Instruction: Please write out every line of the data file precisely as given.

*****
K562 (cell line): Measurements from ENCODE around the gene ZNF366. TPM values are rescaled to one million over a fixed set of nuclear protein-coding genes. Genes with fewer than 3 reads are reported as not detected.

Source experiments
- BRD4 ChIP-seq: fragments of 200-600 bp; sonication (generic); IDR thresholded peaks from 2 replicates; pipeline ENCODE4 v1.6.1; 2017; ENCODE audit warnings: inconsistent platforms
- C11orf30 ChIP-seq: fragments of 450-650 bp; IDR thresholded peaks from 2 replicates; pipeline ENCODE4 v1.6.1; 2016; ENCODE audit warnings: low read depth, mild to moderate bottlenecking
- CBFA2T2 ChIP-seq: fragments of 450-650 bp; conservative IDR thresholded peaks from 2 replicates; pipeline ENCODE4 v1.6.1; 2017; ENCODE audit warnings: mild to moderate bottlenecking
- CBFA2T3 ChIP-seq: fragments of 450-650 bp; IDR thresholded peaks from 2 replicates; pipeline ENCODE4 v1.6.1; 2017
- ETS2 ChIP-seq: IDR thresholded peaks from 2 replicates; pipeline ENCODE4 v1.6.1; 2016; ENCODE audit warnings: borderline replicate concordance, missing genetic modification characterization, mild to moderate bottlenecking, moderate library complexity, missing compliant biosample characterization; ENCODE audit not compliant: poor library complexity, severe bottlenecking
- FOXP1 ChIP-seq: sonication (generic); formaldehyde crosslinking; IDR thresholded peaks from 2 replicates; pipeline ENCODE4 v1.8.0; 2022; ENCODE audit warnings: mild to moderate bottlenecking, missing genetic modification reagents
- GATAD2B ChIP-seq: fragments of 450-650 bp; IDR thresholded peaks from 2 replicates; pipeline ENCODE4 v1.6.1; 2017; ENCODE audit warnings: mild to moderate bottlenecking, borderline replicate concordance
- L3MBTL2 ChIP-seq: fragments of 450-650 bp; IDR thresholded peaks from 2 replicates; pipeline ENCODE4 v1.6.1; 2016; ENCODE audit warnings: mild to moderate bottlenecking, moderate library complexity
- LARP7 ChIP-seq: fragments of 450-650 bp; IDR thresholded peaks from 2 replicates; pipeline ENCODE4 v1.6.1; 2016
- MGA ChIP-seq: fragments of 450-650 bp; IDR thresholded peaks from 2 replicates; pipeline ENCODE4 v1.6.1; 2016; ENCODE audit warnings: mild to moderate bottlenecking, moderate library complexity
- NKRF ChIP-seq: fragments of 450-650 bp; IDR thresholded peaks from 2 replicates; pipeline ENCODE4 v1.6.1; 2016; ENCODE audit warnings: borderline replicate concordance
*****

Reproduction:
K562 (cell line): Measurements from ENCODE around the gene ZNF366. TPM values are rescaled to one million over a fixed set of nuclear protein-coding genes. Genes with fewer than 3 reads are reported as not detected.

Source experiments
- BRD4 ChIP-seq: fragments of 200-600 bp; sonication (generic); IDR thresholded peaks from 2 replicates; pipeline ENCODE4 v1.6.1; 2017; ENCODE audit warnings: inconsistent platforms
- C11orf30 ChIP-seq: fragments of 450-650 bp; IDR thresholded peaks from 2 replicates; pipeline ENCODE4 v1.6.1; 2016; ENCODE audit warnings: low read depth, mild to moderate bottlenecking
- CBFA2T2 ChIP-seq: fragments of 450-650 bp; conservative IDR thresholded peaks from 2 replicates; pipeline ENCODE4 v1.6.1; 2017; ENCODE audit warnings: mild to moderate bottlenecking
- CBFA2T3 ChIP-seq: fragments of 450-650 bp; IDR thresholded peaks from 2 replicates; pipeline ENCODE4 v1.6.1; 2017
- ETS2 ChIP-seq: IDR thresholded peaks from 2 replicates; pipeline ENCODE4 v1.6.1; 2016; ENCODE audit warnings: borderline replicate concordance, missing genetic modification characterization, mild to moderate bottlenecking, moderate library complexity, missing compliant biosample characterization; ENCODE audit not compliant: poor library complexity, severe bottlenecking
- FOXP1 ChIP-seq: sonication (generic); formaldehyde crosslinking; IDR thresholded peaks from 2 replicates; pipeline ENCODE4 v1.8.0; 2022; ENCODE audit warnings: mild to moderate bottlenecking, missing genetic modification reagents
- GATAD2B ChIP-seq: fragments of 450-650 bp; IDR thresholded peaks from 2 replicates; pipeline ENCODE4 v1.6.1; 2017; ENCODE audit warnings: mild to moderate bottlenecking, borderline replicate concordance
- L3MBTL2 ChIP-seq: fragments of 450-650 bp; IDR thresholded peaks from 2 replicates; pipeline ENCODE4 v1.6.1; 2016; ENCODE audit warnings: mild to moderate bottlenecking, moderate library complexity
- LARP7 ChIP-seq: fragments of 450-650 bp; IDR thresholded peaks from 2 replicates; pipeline ENCODE4 v1.6.1; 2016
- MGA ChIP-seq: fragments of 450-650 bp; IDR thresholded peaks from 2 replicates; pipeline ENCODE4 v1.6.1; 2016; ENCODE audit warnings: mild to moderate bottlenecking, moderate library complexity
- NKRF ChIP-seq: fragments of 450-650 bp; IDR thresholded peaks from 2 replicates; pipeline ENCODE4 v1.6.1; 2016; ENCODE audit warnings: borderline replicate concordance